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The Social Origins of Language

By Daniel Dor

Presents a new theoretical framework for the origins of human language and sets key issues in language evolution in their wider context within biological and cultural evolution


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Preposition Placement in English: A Usage-Based Approach

By Thomas Hoffmann

This is the first study that empirically investigates preposition placement across all clause types. The study compares first-language (British English) and second-language (Kenyan English) data and will therefore appeal to readers interested in world Englishes. Over 100 authentic corpus examples are discussed in the text, which will appeal to those who want to see 'real data'


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Free access to several Brill linguistics journals, such as Journal of Jewish Languages, Language Dynamics and Change, and Brill’s Annual of Afroasiatic Languages and Linguistics.


Academic Paper


Title: Vocabulary knowledge in relation to memory and analysis: An approximate replication of Milton's (2007) study on lexical profiles and learning style
Author: Paul Booth
Institution: Kingston University
Linguistic Field: Language Acquisition
Abstract: This paper presents an approximate replication of Milton's (2007) study on lexical profiles and learning style. Milton investigated the assumption that more frequent words are acquired before less frequent ones. Using a vocabulary recognition test (X-Lex) to measure vocabulary size, Milton found that L2 English group profiles show a linear relationship between greater knowledge of high frequency words and lesser knowledge of low frequency items. The profiles also showed variability in individual profiles. Milton hypothesised that the individual differences in profiles are partly attributable to different approaches to learning, as elicited via language aptitude tests of memory and analysis. Learner profiles that showed a linear relationship with vocabulary frequency scored higher on analysis; learners who had irregular profiles scored higher on memory. The aim of this replication is to confirm whether learning style helps to determine what L2 lexis is learnt. It duplicates the vocabulary size test and the memory and analysis tests. However, the replication uses regression analyses, rather than a single ANOVA, to determine whether memory or analysis contributes to vocabulary knowledge. Moreover, the participants’ L1 backgrounds are mixed, and they are older. The results from this replication do not support Milton's findings, but a post-study supports the notion that at low proficiency there is a relationship between memory and vocabulary size. It is concluded that neither memory nor analysis is related to patterns in lexical profiles, but that memory contributes to vocabulary size.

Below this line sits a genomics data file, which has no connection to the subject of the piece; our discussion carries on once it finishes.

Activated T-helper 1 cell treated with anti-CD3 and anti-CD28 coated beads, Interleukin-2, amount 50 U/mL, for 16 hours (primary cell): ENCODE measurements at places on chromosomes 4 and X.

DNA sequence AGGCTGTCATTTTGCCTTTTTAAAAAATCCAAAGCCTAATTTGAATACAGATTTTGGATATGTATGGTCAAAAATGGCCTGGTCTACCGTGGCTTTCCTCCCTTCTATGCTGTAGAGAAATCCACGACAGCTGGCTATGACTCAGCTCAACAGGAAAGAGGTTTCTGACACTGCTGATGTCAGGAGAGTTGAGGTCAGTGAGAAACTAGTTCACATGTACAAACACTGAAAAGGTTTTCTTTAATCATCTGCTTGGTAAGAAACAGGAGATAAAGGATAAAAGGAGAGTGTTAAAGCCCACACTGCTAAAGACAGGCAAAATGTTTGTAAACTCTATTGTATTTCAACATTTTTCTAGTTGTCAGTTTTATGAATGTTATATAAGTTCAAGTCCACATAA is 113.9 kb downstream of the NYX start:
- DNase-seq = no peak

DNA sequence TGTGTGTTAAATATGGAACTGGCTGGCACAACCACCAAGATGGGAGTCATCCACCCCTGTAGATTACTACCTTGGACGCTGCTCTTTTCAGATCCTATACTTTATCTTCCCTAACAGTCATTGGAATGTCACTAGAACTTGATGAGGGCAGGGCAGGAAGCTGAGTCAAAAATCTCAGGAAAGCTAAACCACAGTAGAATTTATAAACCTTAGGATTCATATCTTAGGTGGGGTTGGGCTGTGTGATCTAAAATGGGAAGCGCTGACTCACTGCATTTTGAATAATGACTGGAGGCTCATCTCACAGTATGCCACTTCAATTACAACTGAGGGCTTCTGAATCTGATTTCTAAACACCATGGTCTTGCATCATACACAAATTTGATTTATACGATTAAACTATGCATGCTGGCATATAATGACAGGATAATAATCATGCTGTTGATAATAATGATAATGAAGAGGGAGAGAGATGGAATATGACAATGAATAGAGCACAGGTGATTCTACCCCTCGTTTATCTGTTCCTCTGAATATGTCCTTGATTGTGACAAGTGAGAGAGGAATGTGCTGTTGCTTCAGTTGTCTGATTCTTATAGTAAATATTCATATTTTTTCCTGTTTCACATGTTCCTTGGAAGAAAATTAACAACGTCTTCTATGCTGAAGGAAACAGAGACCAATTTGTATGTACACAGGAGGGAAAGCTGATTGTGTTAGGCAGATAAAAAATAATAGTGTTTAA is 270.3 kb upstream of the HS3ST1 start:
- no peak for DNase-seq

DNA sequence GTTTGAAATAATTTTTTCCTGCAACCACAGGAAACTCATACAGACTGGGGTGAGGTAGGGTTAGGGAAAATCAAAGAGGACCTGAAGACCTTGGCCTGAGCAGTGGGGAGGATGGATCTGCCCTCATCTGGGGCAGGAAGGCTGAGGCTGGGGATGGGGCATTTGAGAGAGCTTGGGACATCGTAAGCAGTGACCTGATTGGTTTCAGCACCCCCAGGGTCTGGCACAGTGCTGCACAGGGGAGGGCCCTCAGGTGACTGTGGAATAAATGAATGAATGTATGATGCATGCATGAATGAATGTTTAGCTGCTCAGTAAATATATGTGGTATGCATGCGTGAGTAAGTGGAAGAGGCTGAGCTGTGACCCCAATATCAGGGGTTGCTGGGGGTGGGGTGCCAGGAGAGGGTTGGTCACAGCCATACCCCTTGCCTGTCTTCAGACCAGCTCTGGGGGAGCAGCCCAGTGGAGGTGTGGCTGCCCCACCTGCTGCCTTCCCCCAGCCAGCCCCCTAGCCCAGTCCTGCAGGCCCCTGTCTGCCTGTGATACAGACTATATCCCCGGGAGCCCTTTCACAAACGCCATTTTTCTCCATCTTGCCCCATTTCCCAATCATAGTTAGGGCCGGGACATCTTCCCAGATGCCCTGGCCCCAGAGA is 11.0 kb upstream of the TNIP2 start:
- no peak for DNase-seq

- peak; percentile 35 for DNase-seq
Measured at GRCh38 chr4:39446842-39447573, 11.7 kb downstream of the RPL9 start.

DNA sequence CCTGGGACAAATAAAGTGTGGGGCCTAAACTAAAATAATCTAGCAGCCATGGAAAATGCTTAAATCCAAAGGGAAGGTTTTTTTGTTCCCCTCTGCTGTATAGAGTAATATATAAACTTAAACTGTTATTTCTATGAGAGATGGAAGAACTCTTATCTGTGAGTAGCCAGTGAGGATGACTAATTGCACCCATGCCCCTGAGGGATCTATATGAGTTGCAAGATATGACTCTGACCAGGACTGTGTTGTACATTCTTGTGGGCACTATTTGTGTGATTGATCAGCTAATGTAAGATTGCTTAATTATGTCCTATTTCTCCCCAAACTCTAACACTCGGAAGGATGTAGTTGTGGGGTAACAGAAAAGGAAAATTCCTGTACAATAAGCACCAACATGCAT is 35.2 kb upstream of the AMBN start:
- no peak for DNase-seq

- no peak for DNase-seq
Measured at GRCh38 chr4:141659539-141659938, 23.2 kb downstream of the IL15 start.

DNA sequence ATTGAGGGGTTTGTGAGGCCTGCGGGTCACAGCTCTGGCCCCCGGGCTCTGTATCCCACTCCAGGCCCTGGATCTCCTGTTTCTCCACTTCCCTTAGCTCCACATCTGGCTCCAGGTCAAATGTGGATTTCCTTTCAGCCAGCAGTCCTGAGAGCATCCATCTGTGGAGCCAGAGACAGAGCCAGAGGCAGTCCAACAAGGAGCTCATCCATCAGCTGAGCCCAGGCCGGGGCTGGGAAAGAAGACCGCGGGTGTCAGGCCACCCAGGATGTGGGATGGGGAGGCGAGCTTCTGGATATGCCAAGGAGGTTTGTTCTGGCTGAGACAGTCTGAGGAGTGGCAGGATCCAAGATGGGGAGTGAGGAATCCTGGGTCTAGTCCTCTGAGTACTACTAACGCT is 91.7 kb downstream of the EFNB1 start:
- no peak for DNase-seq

CUP at LINGUIST

This article appears in Language Teaching Vol. 46, Issue 3, which you can read on Cambridge's site or on LINGUIST .



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